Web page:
The 39-year-old native of England and her Scottish husband, Neil Murray, have some kids of their own. They just had their second child together, and Jo has one older daughter from a previous marriage.

Rowling: And we’ve got a mad dog as well that your crew met earlier.

Jo says her growing family has given her new perspective, and made writing more of a labor of love.

Rowling: I took a break, as you may remember, between the end of “Goblet” and “Phoenix.” And then since I started writing again, I have to say I’ve absolutely love it. But I am pacing myself a little better.

Couric: How are you doing it differently?

Rowling: I think that emotionally, I’ve probably felt a little bit more balanced when I started writing again. And, although, life was actually fuller because I got married again and was pregnant for most of the writing of “Phoenix.” I was almost pregnant for most of the writing —in fact for all of the writing of...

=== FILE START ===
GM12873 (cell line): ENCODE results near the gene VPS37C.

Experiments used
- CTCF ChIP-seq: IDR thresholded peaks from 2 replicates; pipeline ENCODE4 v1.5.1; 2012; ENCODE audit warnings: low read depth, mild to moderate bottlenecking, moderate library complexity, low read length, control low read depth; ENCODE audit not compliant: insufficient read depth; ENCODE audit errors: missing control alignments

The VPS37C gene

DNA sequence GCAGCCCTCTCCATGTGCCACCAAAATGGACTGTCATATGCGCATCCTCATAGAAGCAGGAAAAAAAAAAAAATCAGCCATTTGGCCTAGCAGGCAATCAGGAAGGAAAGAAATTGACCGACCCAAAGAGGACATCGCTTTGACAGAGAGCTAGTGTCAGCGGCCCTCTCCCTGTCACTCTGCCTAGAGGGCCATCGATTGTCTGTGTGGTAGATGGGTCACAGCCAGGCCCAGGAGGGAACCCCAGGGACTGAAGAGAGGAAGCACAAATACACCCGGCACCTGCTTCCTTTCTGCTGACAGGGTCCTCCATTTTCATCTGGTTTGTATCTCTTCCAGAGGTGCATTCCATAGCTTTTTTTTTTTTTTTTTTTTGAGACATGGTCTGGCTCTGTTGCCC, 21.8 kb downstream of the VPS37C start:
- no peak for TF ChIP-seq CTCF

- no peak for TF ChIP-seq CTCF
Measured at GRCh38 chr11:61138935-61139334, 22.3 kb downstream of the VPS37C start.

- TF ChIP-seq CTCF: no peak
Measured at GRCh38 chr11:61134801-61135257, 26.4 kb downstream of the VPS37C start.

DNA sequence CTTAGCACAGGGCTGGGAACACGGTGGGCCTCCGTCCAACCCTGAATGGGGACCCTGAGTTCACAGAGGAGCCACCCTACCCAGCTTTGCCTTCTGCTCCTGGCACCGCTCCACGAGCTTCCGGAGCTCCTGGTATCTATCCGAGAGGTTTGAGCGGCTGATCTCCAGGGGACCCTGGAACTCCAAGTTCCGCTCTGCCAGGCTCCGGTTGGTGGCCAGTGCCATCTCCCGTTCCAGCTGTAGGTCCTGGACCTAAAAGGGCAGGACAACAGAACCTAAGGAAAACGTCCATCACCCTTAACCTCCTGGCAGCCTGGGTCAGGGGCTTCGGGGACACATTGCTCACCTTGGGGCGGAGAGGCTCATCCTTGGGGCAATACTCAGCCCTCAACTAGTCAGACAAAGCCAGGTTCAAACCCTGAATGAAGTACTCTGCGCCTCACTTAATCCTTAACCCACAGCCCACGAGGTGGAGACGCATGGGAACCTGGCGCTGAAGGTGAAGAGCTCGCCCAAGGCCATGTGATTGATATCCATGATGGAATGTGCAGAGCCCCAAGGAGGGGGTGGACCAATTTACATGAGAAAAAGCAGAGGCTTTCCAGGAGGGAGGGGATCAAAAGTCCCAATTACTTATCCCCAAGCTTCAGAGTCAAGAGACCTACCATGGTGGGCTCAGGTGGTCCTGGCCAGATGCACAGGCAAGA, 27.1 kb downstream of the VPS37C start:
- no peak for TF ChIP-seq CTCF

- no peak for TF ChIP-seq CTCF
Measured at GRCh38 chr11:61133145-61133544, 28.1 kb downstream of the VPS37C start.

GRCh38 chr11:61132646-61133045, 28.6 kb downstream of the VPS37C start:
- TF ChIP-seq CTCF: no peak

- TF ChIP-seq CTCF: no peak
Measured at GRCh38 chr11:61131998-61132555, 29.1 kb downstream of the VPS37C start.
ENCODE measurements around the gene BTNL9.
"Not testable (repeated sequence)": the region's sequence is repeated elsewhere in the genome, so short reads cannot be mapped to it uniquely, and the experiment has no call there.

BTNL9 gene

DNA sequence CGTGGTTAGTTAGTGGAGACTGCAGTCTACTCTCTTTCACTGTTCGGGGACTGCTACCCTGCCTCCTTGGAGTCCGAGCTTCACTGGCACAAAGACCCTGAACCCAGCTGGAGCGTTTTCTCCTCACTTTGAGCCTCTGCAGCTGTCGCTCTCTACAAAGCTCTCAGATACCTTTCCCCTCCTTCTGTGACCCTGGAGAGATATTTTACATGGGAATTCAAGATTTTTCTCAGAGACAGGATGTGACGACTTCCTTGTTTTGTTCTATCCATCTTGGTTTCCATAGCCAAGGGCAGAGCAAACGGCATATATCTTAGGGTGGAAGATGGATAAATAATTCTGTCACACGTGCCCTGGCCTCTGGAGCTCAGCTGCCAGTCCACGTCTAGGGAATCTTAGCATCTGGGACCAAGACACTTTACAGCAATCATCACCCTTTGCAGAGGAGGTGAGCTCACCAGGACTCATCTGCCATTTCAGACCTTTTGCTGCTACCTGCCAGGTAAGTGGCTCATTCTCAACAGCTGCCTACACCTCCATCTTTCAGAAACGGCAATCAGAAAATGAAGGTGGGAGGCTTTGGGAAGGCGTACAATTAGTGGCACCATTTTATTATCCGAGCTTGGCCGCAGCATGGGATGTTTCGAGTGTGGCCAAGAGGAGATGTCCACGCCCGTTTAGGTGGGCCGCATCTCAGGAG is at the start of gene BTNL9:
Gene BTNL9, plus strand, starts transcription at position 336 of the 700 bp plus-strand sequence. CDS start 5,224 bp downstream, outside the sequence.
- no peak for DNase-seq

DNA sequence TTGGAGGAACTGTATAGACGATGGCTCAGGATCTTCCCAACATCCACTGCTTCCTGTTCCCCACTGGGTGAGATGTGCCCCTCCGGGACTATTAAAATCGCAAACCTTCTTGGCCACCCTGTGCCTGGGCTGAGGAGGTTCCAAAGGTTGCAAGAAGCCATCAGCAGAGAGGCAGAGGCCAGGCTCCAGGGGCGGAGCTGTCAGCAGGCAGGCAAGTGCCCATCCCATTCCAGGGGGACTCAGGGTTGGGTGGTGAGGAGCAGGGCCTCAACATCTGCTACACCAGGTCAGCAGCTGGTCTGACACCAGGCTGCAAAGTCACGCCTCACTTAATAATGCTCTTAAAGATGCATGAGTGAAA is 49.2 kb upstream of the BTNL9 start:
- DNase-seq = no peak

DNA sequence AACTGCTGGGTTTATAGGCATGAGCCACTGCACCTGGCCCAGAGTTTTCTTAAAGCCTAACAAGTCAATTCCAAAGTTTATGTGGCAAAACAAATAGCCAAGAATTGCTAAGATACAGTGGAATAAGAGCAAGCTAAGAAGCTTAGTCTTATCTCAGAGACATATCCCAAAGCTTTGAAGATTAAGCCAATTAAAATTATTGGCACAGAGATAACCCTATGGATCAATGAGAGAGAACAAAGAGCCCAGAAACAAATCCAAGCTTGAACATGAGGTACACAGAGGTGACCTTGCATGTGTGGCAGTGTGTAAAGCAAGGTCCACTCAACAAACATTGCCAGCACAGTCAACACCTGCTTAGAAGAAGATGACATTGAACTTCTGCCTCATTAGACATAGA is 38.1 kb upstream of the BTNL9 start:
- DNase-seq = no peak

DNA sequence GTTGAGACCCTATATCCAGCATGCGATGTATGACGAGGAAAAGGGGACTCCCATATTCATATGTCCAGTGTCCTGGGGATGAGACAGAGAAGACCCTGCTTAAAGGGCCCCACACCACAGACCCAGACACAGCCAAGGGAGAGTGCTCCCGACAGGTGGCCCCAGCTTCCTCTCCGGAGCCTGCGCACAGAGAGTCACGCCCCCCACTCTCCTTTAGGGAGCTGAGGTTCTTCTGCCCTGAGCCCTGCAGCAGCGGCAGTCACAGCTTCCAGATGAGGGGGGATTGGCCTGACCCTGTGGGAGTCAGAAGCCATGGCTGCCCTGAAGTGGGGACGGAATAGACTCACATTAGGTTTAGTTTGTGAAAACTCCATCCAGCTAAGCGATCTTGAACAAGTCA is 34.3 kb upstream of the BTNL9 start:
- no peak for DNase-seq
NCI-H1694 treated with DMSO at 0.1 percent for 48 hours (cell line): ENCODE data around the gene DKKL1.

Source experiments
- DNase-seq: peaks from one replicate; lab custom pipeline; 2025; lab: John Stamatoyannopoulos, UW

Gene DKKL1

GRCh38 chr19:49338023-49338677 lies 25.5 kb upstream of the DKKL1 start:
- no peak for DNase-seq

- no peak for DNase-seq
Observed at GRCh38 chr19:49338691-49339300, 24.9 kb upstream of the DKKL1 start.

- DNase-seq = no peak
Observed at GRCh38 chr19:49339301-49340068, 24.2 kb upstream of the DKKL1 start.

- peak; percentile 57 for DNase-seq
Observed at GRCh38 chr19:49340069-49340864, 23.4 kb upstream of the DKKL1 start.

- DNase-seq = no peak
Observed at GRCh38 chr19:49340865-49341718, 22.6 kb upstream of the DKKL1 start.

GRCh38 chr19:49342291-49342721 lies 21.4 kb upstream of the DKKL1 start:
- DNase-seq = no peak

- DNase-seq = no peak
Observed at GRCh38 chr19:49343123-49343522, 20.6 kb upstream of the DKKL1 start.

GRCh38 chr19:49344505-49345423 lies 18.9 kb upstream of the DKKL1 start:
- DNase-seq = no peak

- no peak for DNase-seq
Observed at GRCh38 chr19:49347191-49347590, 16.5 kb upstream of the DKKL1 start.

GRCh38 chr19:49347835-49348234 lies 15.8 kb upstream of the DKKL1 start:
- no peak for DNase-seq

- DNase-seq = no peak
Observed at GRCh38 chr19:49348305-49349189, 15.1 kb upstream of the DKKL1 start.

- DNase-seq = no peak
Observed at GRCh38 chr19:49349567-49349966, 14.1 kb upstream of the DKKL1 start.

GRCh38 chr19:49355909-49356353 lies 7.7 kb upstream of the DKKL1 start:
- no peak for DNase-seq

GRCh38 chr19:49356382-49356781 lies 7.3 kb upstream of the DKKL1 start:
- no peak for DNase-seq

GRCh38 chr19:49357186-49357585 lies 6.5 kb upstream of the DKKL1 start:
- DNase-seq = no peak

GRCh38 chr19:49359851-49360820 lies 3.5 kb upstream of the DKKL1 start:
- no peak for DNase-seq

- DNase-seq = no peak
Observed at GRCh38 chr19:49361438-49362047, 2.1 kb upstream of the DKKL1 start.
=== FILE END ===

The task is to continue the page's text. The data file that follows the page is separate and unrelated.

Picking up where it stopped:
Couric: Maybe pregnancy makes you more creative.

Rowling: Well, I was also pregnant while writing “Philosopher’s Stone” so actually half of my novelistic output has been done while pregnant, so.

Couric: So maybe you shouldn’t stop having babies.

Rowling: No, really Katie, I think we’ll stop here. That’s not a good enough reason.

Her publisher may disagree. Not including this newest novel, the wildly popular series about the sensational but shy, young wizard has sold some 270 million books in 62 languages, even Braille, turning a generation of couch potatoes onto the lost art of reading.